It takes less than three seconds to have a gut reaction. Emotions, rather than cognitive thinking, have a more profound impact on our actions; create lasting, impressions; and predispose us to follow the same course of action in the future.
For brands, this is an incredibly powerful fact, and many are taking action by creating emotional ads designed to go straight for the gut. Emotional ads aren’t merely images and slogans that try to educate and persuade viewers. They manipulate consumers’ feelings and stimulate the emotional triggers that influence how we make decisions. An emotional ad may be designed to incite anger, sadness or joy —all targeted toward the brand’s end goal. While this can be a wildly successful strategy, the best emotional ads reach a resolution instead of leaving viewers wallowing.
For brands using emotional storytelling, the wrong tone or context can make advertisements feel more like con artistry.
Feelings are gold
Brands are latching onto emotional ads because when they work, we reach for our tissues and our wallets. Studies analyzed 55 emotional marketing campaigns, with categories ranging from “nostalgic storytelling” to “waiting dogs,” and found the average popularity score to be 8.0—higher than flashier categories like “adventurous auto” and “scandalous undies.”
Emotional ads aren’t just likable, they also drive higher conversion rates. A recent study found that ads with purely emotional content generated twice as much profit as ads based on rational content (31 percent vs. 16 percent). According to Nielsen, “Emotions are central to advertising effectiveness,” and ads that generated the best emotional response generated a 23 percent lift in sales volume. fMRI neuro-imagery shows that consumers use emotions rather than information to evaluate a brand.
While the traditional marketing research models assume that persuasion produces desired behavior, consumer decisions aren’t guided by linear thinking nearly as much as by feeling. But not all feelings are created equally. When an emotional ad fails, audience reactions can veer from their intended course. So how do brands get what they want without manipulating the audience? We examined some emotional content—both good and bad—to find out.
Some hard feelings
Novartis, a pharmaceutical company, made some waves recently with a heart disease ad featuring a man sitting in an armchair, blissfully unaware as water slowly floods his room. Even though Novartis never mentions its products, cardiologists, professors, and marketers still slammed the ad, calling it “shameful” and “terrifying.” The tone, they claimed, was a subtle threat that manipulated vulnerable patients—maybe the right angle for selling heart disease drugs, but the wrong tone for winning an audience’s trust.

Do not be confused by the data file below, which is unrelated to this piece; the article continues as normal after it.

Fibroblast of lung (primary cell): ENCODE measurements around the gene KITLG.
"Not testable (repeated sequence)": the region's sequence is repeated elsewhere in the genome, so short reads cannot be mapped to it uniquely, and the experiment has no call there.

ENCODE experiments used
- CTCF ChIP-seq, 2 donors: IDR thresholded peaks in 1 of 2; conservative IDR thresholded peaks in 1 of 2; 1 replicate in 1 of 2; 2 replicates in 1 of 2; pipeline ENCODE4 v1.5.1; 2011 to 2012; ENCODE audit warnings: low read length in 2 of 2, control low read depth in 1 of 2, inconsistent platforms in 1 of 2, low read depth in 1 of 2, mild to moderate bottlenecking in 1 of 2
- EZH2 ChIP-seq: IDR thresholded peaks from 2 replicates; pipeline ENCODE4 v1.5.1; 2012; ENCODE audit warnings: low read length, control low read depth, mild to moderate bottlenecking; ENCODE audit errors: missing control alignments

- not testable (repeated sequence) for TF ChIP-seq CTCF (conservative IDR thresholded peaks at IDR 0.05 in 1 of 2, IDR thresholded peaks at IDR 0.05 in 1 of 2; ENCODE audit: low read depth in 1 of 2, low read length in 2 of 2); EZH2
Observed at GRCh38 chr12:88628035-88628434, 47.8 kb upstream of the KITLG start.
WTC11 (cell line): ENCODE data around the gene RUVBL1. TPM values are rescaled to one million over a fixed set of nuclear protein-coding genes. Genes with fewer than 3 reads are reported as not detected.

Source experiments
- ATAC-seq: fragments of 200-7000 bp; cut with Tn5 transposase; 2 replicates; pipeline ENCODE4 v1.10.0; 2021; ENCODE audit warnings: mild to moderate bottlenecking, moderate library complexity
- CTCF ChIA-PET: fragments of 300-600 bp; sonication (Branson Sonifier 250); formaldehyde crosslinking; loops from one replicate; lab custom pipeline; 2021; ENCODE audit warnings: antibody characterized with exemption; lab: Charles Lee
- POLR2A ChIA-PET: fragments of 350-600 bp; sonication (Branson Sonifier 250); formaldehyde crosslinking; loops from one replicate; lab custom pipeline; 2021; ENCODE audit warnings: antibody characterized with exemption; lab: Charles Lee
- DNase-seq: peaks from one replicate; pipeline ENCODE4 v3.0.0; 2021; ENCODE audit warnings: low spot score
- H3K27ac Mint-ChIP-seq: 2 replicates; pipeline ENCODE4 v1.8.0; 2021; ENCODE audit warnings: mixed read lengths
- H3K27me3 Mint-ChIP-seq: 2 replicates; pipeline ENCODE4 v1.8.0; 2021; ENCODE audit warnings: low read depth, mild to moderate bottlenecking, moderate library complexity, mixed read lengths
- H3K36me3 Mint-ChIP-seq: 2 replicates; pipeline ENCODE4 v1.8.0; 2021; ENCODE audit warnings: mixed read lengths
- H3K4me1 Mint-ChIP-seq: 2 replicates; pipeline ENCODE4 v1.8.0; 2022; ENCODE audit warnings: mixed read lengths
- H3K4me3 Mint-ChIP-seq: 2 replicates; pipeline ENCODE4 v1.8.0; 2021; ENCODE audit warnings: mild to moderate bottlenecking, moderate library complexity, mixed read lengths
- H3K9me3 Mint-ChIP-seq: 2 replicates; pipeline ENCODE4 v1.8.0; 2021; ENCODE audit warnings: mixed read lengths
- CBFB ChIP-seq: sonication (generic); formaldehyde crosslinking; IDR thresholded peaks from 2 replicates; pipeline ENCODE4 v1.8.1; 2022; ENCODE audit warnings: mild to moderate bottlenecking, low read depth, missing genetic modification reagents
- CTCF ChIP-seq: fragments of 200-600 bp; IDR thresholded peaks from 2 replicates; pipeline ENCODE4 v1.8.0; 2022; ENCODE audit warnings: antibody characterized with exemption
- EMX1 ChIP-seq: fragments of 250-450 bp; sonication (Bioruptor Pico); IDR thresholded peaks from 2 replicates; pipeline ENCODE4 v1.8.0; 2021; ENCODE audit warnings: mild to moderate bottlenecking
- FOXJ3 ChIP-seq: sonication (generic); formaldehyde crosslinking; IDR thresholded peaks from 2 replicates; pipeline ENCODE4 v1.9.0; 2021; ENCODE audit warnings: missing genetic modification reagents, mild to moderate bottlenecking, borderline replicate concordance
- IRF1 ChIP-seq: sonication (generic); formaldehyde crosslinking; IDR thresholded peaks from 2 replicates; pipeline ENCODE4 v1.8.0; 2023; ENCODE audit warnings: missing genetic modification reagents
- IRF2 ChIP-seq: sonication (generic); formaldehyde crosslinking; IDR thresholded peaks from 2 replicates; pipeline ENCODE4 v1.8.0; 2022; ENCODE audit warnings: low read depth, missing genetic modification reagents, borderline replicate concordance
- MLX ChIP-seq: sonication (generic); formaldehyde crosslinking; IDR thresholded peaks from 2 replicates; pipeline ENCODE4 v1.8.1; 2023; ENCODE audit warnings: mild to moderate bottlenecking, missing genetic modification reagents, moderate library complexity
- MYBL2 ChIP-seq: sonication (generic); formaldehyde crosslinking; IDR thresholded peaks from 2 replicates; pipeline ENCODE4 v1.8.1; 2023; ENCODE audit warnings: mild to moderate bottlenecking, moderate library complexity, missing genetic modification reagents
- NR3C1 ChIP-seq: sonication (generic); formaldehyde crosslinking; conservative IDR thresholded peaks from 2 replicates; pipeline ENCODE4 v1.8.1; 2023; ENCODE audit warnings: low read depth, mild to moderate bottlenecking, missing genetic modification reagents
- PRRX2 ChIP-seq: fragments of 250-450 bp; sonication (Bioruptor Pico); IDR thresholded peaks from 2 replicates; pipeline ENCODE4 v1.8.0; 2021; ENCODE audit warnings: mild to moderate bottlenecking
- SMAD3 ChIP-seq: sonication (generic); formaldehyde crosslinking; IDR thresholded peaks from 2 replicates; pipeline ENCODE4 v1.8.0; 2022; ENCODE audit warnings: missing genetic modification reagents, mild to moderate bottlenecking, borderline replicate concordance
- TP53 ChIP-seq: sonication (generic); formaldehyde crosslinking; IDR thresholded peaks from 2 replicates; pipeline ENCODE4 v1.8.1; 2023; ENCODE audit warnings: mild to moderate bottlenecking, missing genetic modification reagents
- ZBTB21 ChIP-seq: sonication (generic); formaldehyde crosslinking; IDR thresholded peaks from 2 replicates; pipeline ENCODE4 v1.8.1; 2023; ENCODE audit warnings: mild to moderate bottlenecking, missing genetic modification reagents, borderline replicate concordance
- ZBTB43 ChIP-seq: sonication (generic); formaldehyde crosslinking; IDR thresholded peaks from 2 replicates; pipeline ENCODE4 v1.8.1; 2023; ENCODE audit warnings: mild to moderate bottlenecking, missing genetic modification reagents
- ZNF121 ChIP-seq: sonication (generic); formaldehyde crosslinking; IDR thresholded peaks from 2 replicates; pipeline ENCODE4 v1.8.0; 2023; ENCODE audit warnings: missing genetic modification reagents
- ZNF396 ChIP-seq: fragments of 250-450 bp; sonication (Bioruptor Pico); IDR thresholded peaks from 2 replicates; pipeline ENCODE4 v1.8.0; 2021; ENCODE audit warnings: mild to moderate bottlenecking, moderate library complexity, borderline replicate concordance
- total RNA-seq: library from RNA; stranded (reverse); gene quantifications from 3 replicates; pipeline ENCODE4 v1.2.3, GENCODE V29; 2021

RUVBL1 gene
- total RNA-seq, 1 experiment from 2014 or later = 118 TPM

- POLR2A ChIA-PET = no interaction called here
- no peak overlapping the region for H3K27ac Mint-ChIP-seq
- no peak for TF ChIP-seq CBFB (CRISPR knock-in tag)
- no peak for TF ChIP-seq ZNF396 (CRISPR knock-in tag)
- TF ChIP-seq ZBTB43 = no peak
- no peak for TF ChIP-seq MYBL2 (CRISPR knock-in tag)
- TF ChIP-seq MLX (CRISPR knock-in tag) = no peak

Successful emotional ads must strike the right tone: Fear is a viable emotion to use, but it’s got to appeal on an instinctual, subconscious level, which is where more advertising happens.
Context is essential for emotional ads, a lesson learned from the fallout of Nationwide’s “Make Safe Happen.” The ad, which aired during the 2015 Super Bowl, begins with a sweet touch—a child listing the milestones of boyhood—but then, wait, actually he’s dead, due to a totally preventable car accident. The punchline was more like a sucker punch, delivered during a celebratory occasion and sandwiched between feel-good ads about puppies.
Nationwide misjudged both the tone and context of its ad, eliciting some harsh reviews, an audible “ugh” that echoed around living rooms nationwide.
A key component to successful emotional advertising is to find and capitalize on the core value of the brand, not just reach blindly for an emotional reaction. Otherwise, companies risk mocking an audience’s emotional intelligence. In this example, Nationwide blindsided audiences with emotion just for effect, which came across as manufactured and heavy-handed.
That’s not to say successful emotional ads have to be cheerful. In fact, negative emotions can be a powerful tool to elevate a brand’s message, as long as they’re not delivered too bluntly. Brands are cautioned to strategically resolve negative emotions and leave audiences with a positive takeaway.
For example, Thai Life Insurance’s aptly named “Unsung Hero” tackles the dark subject of poverty but ends the story on the protagonist’s random acts of kindness. The ad, which tucked away the Thai Life Insurance logo on the closing screen, received over 27 million YouTube views.
What many suggest is “the best anti-smoking ad ever”, Smoking Kid, shows the results of a series of pranks when young kids approach smokers and ask them to light up their cigarettes. The ad went viral in 30 countries and coincided with a 40 percent increase in hotlines that help smokers quit, effectively using a dark truth and the power of “advertising” to power the campaign’s call to action.
All storytelling is a form of manipulation and in many cases, manipulation is just one of the many tools brands can rely on to stand out. But to create great content—with the added goal of driving ROI—they have to tap into a universal truth. That’s the only way to make sure a gut reaction doesn’t turn into a stomach ache.
Call us today for help creating your next ad that moves people’s emotions and pocketbooks in your company’s favor.